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Egyptians Await Poll Results; Islamists Claim Lead


Election officials count ballots for the parliamentary elections in Cairo, Egypt, November 30, 2011.

Election officials count ballots for the parliamentary elections in Cairo, Egypt, November 30, 2011.

Egyptian voters are awaiting results of the first stage of landmark parliamentary elections to be released Thursday, a day later than originally planned.

The Freedom and Justice Party, a front for Egypt's powerful Muslim Brotherhood, said the bloc was in the lead following largely peaceful voting on Monday and Tuesday. But the party faces new competition from the al-Nur Party, an ultra-conservative group whose members follow the strict Salafi brand of Islam, as well as from a host of smaller parties.

The FJP challenged Egypt's military rulers by claiming high voter turnout signified a popular demand for civilian rule. The military leadership hailed round one as a success.

.U.N. Secretary General Ban Ki-moon congratulated Egyptians for what he called their "enthusiastic participation at the ballot box."

U.S. Secretary of State Hillary Clinton congratulated Egyptians on a "peaceful, successful start to their election process." She said "Egyptians are justifiably proud to begin the process of choosing their new leaders." She said the American people will continue to stand by the people of Egypt as they move toward a democratically elected civilian government that respects universal human rights and will meet their aspirations for dignity, freedom, and a better life.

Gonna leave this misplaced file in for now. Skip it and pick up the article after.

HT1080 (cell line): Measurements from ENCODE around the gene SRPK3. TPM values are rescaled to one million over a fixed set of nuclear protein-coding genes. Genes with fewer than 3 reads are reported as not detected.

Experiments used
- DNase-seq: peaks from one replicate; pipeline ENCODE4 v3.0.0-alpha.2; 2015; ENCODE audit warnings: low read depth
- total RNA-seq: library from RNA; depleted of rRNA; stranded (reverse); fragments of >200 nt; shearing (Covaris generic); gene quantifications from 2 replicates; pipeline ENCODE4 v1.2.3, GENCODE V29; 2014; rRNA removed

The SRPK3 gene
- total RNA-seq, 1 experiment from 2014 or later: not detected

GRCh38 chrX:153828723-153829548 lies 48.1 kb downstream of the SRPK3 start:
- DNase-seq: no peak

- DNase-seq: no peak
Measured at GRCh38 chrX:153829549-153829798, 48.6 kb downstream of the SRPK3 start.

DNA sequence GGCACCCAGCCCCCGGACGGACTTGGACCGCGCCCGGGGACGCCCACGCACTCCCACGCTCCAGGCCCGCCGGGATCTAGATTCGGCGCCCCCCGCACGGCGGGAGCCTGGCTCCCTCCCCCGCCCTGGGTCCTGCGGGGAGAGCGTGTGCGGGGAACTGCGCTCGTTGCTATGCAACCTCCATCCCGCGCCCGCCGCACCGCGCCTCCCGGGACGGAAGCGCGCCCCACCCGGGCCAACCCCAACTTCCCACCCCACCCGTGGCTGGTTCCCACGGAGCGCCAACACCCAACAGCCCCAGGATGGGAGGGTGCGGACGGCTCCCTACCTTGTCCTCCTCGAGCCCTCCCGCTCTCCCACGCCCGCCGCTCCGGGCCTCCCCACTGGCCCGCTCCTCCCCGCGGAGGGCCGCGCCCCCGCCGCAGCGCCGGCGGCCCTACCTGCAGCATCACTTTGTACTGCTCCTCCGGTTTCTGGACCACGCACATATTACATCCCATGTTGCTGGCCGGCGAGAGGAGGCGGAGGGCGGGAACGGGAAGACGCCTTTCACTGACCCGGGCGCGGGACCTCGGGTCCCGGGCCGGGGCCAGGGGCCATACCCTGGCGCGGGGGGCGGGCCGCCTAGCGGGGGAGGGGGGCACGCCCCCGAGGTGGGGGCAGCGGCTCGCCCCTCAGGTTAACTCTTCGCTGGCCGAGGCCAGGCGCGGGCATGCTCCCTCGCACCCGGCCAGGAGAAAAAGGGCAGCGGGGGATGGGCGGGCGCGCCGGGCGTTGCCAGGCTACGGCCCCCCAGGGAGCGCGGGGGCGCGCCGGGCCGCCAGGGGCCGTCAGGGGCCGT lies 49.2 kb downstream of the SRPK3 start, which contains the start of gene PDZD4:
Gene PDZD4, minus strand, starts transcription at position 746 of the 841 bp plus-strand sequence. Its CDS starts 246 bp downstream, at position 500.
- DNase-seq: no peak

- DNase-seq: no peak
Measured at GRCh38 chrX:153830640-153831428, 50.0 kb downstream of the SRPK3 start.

Egyptian Election Process

  • Under guidelines established by Egypt's interim military rulers, the elections for the People's Assembly (lower house of parliament) begin on the 28th.
  • The election process for the lower house will take place in three stages in different administrative districts in December and January. Each district will have two days of voting.
  • Elections for the Shura, the upper house, begin on January 29 and will end in March.
  • The newly elected assembly will then write a new constitution.
  • The ruling military council says a presidential election will be held before July 2012. The voting will pave the way for Egypt's transfer to civilian rule.

The historic elections will determine whether Egypt moves away from decades of authoritarian secular rule, and down a different -- possibly Islamic -- path.

At least 42 people were killed and more than 3,000 injured in clashes between protesters and security forces in the lead-up to the election.

Full tallies for the lower house will not be announced until January, after two more rounds of voting in the rest of the country. The entire election will not be over until March.



Some information for this report was provided by AFP and Reuters.

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